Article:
United States District Court, E.D. Arkansas, Pine Bluff Division
Procedure for Filing Objections
Recommended Disposition (“Recommendation”) has
been sent to Judge J. Leon Holmes. You may file written
objections to this Recommendation. If you file objections,
they must be specific and must include the factual or legal
basis for your objection. Your objections must be received in
the office of the United States District Court Clerk within
fourteen (14) days of this Recommendation.
objections are filed, Judge Holmes can adopt this
Recommendation without independently reviewing the record. By
not objecting, you may also waive any right to appeal
questions of fact.
Sanders, an Arkansas Department of Correction
(“ADC”) inmate, filed this civil rights lawsuit
on behalf of himself and Christopher Batson. (Docket entry
#1) They allege that the ADC's failure to pay inmates
adequate compensation for prison work assignments violates:
the Fifth, Thirteenth, and Fifteenth Amendments; the United
Nations International Covenant on Civil and Political Rights;
the International Declaration of Human Rights; and the
Sherman Act. They explain that they are bringing this lawsuit
under Bivens v. Six Unknown Agents, 91 S.Ct. 1999
(1971). They sue thirteen individuals in their official
capacities only. They seek both monetary damages and
injunctive relief. The Court Clerk severed this case into two
Court recently dismissed Mr. Sanders's complaint based on
his failure to state a constitutional claim. Sanders v.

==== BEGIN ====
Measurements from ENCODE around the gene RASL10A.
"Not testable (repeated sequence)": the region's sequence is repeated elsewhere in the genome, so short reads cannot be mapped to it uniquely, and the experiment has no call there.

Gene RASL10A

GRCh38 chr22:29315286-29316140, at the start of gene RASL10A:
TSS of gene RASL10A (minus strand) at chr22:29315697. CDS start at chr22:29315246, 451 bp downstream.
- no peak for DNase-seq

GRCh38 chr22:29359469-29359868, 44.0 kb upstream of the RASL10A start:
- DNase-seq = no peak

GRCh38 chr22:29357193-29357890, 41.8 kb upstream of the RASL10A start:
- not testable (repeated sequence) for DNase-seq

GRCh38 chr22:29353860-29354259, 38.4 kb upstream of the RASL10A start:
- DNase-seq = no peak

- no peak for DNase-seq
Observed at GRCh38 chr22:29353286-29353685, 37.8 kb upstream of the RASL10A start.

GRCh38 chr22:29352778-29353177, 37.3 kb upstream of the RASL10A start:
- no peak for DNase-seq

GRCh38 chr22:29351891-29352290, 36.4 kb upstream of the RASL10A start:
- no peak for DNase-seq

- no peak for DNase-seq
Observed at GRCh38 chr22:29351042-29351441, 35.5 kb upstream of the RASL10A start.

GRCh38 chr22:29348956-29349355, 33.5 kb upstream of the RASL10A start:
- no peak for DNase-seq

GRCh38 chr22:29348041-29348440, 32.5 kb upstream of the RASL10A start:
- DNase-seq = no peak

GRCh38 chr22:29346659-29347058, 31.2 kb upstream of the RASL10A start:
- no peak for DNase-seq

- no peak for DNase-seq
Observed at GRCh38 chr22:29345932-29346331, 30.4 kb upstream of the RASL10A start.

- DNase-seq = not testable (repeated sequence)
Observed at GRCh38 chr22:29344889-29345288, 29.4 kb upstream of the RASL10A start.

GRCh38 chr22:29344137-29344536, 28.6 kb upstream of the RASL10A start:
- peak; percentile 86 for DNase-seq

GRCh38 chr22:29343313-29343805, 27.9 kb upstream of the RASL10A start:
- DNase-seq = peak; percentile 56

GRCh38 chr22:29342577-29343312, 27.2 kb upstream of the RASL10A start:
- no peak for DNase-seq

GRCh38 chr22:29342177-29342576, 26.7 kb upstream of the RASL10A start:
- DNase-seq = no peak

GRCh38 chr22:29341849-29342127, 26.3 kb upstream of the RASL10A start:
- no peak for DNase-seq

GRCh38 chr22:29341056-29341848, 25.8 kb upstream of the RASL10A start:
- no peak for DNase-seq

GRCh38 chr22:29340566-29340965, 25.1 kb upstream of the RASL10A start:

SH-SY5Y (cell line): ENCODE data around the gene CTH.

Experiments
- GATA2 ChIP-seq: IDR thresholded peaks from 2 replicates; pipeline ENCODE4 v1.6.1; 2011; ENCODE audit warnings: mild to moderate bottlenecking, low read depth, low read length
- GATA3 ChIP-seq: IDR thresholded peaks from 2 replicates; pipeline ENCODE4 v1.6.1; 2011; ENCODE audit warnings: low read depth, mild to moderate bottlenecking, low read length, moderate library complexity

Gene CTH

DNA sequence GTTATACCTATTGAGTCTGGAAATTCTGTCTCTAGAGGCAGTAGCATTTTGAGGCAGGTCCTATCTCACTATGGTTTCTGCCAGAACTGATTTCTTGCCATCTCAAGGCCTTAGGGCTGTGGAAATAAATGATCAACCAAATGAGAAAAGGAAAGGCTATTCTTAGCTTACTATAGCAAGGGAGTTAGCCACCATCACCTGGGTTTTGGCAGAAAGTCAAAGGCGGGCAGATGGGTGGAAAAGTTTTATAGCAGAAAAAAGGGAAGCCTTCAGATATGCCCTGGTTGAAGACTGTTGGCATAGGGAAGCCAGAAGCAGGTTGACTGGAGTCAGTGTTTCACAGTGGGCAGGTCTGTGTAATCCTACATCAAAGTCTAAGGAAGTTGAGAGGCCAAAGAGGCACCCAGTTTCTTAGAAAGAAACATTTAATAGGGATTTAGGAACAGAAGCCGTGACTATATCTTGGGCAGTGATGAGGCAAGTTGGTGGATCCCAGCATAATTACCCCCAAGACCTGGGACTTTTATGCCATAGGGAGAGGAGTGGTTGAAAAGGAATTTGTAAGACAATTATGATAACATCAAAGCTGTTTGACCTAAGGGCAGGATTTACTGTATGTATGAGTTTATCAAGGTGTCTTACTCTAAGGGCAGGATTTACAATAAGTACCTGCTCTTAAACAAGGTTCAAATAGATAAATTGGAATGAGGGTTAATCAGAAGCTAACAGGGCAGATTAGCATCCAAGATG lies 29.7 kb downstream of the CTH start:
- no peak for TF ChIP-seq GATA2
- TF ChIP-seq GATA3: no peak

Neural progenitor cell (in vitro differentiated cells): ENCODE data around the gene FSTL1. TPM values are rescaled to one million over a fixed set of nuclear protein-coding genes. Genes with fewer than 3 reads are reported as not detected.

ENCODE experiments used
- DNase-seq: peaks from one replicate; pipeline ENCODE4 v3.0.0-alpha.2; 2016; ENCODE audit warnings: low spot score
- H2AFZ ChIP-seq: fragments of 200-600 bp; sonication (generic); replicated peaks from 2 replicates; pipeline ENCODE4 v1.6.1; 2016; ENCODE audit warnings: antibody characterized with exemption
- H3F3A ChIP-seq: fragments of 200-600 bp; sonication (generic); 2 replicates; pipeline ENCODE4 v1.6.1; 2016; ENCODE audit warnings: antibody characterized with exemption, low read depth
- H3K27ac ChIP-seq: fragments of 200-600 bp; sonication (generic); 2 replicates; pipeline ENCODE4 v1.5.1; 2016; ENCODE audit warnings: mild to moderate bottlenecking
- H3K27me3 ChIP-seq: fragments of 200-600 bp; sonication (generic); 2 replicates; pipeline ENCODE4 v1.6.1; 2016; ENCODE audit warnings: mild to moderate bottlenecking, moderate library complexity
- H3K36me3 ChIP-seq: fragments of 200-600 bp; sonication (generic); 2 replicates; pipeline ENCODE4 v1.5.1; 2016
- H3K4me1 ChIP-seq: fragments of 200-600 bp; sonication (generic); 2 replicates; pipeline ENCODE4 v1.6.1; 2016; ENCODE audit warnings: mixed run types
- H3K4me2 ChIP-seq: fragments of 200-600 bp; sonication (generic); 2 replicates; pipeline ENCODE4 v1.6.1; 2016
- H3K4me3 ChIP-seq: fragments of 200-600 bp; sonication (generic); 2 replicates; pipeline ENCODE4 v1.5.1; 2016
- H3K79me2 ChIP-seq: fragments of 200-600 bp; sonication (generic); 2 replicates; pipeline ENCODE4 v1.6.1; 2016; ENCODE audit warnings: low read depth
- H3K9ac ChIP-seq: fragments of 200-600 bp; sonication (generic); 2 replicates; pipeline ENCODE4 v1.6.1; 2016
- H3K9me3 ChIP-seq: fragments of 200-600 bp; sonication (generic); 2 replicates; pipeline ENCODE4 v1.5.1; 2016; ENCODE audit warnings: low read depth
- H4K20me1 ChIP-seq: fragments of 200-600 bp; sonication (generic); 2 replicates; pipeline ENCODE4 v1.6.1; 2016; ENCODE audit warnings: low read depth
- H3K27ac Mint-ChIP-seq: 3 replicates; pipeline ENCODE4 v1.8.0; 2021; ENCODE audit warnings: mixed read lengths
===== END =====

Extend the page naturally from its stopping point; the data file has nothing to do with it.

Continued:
Kelley, E.D. Ark. No. 5:17-306-JLH-BD (Jan. 17, 2018).
For the same reasons, the Court recommends that Mr.
Batson's claims be DISMISSED.
Prison Litigation Reform Act (“PLRA”) requires
federal courts to screen prisoner complaints seeking relief
against a governmental entity, officer, or employee. 28
U.S.C. § 1915A(a). The Court must dismiss a complaint or
any part of the complaint where the prisoner has raised
claims that are legally frivolous or malicious; that fail to
state a claim upon which relief may be granted; or that seek
monetary relief from a defendant who is immune from paying
damages. 28 U.S.C. § 1915A(b).
for Mr. Batson, “[t]here is no constitutional right to
prison wages and any such compensation is by grace of the
state.” Hrbek v. Farrier, 787 F.2d 414, 416
(8th Cir. 1986) (citing Sigler v. Lowrie, 404 F.2d
659, 661 (8th Cir. 1968)).
Batson also claims that the Defendants violated the United
Nations International Covenant on Civil and Political Rights
(“ICCPR”), an international treaty to which the
United States is a party. The Court is unaware of any
“judicial decision authorizing a private right of
action under the ICCPR.” Ralk v. Lincoln
County, 81 F.Supp.2d 1372 (S.D. Ga. 2000).
Mr. Batson's claim that Defendants violated the
International Declaration of Human Rights fails for the same
reason. Sosa v. Alvarez-Machain, 542 U.S. 692,
734-35 (2004) (the Universal Declaration of Human Rights does
not provide a private right of action in federal courts).
Mr. Batson should not be allowed to proceed on his claim
under the Sherman Act. He claims that the Defendants violated
the Sherman Act by “maintaining an illegal price scheme
by requiring prisoners at  several institutions of the ADC
to work for no equitable remuneration to produce food and
dairy products at its facilities.” (#1 at p.35) He
explains that “[a]s a result of these practices, it is
undermining and prohibiting the competitive bidding for sales
of food and dairy products to the ADC by private
corporations.” (Id. at p.36) His claim,
however, is not well taken.
To bring a federal antitrust claim, a private plaintiff must
demonstrate that he has suffered an “antitrust
injury” as a result of the alleged conduct of the
defendants. An “antitrust injury” is an
“injury of the type the antitrust laws were intended to
prevent . . ...